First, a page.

We all want it.
And sometimes it is hard to grant to others.
While there are psychological and spiritual reasons why forgiveness is important, that isn’t the focus here. Make no mistake; I am going to try to convince you why forgiveness is important for you and your business though.
While I believe the psychological and spiritual reasons should be enough, I also know that it is sometimes hard to forgive others. So I want to make the most logical appeal to you that I can.
I’m going to make a pragmatic business case for forgiveness, and how to do it, starting right now.
Reasons to Forgive
Here are some very rational reasons to forgive someone for something they did or said.
Relationships matter. A lack of forgiveness can hang over a relationship like a (very) dark cloud. Regardless of what business you are in, relationships matter a great deal. If there is an unresolved issue, it could be the source of conflict, cause a reduction in trust and generally make communication (and work) more challenging to accomplish. Rifts in relationships can cause lost Customers, lost employees and lost opportunities. Relationships salvaged by forgiveness can be strengthened and bring the opposite results. All of these outcomes move directly to your bottom line.
Stress reduction. If you forgive someone and let go of the issue from your side, you are immediately less stressed. When we are over-stressed, our performance, stamina and resolve suffer. And aren’t all of these things positive contributors to people’s success? If you know of a way to reduce stress, doesn’t it make sense to do it?
Focus. Have you ever had an issue with someone and every time you interacted with them you couldn’t get the incident out of your mind? When that happens are you doing your best work? Whether your work quality, quantity, or safety is impacted, none are really acceptable.
Productivity improvement. Better relationships, Greater trust. More speed. More focus. Less stress. In the end, when needed and granted, forgiveness contributes positively to nearly every major productivity component. Do you need more of a bottom line than that?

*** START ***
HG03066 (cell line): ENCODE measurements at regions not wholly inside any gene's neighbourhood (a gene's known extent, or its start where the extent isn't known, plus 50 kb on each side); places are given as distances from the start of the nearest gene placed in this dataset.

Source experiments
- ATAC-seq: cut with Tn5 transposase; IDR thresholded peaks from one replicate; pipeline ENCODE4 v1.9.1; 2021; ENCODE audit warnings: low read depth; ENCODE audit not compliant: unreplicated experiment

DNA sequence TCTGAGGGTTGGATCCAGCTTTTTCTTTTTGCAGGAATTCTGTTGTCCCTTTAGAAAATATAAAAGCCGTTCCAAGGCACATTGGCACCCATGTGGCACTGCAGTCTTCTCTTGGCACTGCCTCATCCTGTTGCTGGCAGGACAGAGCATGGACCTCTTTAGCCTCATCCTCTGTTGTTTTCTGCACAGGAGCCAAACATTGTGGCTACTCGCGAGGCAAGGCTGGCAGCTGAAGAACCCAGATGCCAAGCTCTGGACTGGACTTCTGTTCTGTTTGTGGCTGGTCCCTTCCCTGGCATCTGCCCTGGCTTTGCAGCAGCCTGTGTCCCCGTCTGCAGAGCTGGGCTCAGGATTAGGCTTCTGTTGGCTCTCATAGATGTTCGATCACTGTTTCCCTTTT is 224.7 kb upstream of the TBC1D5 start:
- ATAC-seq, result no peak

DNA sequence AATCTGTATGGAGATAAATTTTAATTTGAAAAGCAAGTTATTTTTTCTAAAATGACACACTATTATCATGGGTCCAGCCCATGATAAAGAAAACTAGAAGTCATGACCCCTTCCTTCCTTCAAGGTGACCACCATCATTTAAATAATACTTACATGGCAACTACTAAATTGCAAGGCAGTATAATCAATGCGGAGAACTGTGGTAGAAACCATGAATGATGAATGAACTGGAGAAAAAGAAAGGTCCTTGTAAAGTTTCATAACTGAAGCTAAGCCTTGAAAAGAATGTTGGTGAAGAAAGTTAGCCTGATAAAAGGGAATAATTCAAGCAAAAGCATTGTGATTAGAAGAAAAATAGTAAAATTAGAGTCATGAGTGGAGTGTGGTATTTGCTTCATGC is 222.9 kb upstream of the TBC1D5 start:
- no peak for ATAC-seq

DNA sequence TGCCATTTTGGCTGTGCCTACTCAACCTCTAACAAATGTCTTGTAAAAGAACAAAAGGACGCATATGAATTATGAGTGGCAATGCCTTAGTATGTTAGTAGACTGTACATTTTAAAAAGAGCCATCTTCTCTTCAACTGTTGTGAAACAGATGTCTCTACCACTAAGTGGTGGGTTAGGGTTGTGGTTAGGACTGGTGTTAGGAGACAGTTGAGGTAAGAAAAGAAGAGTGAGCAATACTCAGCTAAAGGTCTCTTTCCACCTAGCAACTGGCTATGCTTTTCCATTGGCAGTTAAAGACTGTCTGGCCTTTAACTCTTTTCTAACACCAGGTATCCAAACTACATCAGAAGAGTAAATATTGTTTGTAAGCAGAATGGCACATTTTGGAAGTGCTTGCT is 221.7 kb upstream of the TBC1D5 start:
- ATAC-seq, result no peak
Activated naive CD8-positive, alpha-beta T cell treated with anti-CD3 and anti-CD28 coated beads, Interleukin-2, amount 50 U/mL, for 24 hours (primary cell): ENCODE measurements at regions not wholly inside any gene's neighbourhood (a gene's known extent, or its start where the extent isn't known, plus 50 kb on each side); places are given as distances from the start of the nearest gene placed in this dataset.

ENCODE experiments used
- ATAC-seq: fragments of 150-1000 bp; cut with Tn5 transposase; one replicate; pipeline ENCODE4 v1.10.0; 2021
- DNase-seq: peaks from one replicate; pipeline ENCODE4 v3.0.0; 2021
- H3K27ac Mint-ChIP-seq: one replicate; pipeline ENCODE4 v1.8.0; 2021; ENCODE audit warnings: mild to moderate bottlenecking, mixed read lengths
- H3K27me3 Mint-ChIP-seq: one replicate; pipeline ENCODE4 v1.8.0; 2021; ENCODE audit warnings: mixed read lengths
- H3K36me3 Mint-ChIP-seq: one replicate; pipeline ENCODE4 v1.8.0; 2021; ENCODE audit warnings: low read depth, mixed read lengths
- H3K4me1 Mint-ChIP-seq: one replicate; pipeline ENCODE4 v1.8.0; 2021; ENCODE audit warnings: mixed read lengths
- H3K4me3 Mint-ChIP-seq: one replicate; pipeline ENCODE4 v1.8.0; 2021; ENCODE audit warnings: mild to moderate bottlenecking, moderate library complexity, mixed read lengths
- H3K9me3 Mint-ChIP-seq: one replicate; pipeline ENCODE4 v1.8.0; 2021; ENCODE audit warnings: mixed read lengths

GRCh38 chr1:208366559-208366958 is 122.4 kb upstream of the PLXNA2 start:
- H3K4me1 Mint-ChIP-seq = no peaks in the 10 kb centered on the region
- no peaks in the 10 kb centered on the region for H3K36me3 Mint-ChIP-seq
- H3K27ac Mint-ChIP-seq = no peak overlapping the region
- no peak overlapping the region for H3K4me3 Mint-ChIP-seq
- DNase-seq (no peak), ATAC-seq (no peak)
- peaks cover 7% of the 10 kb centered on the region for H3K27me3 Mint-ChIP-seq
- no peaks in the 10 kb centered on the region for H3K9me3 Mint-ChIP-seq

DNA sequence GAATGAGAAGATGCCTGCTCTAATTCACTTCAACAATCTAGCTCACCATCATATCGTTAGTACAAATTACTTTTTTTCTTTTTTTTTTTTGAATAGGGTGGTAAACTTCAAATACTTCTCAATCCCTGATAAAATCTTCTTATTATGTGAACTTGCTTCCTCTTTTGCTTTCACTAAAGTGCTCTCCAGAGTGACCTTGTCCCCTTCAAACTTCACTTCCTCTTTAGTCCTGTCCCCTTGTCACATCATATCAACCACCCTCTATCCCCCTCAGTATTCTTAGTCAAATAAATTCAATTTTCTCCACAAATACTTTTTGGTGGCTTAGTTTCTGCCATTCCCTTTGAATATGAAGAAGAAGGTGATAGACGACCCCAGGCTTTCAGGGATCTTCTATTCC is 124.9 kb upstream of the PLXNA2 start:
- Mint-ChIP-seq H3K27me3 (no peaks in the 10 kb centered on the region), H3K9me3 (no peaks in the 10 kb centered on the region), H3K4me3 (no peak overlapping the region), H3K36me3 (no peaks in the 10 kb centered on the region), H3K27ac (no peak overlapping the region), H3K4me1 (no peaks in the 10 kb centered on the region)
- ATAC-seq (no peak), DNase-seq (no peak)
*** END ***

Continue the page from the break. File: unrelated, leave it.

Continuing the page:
When you look at these four reasons (I could give you more) you should see a strong business case for doing something. In fact if I gave you those four reasons without telling you what the factor was, you would be saying – “I want some of that.”
But when the factor is forgiveness, it is harder to swallow, isn’t it?
So you know you want more of the factors above, and I’ve convinced you that forgiveness will help in all four of those areas. Now let me give you two ways to make it (at least a little bit) easier to do.
Two Truths about Forgiveness
It’s over. If you have something that you could forgive someone else for, when did that action happen?
It happened in the past.
And what can you change about the past?
It is really about you. You want to think they were the transgressor, they made the error, they said the hurtful thing, whatever. But, as we just said, it is over. Done with. Finished.
And there is nothing that person can do now to change those events. So what is left is what you are thinking about an event in the past. The word forgive has an important word inside of it – give. While we often think about forgiving the other person, what if you thought about giving yourself the ok to not worry about, think about or be bothered by something that is already over?
Give yourself that permission and you may give yourself all of the benefits you just read about.
But Who to Forgive?
If you have been with me this far, you already know who you might need to forgive. In case you need help, here’s a start:
A team member, a peer, a vendor, a Customer.
Oh and one more.
Perhaps the person you most need to forgive to gain the business and personal benefits of forgiveness is yourself.
Consider forgiveness as an investment. Try giving that gift to yourself and others today, and you will find better relationships, less stress, clearer thinking, and higher productivity.
Photo Credit Hamed Saber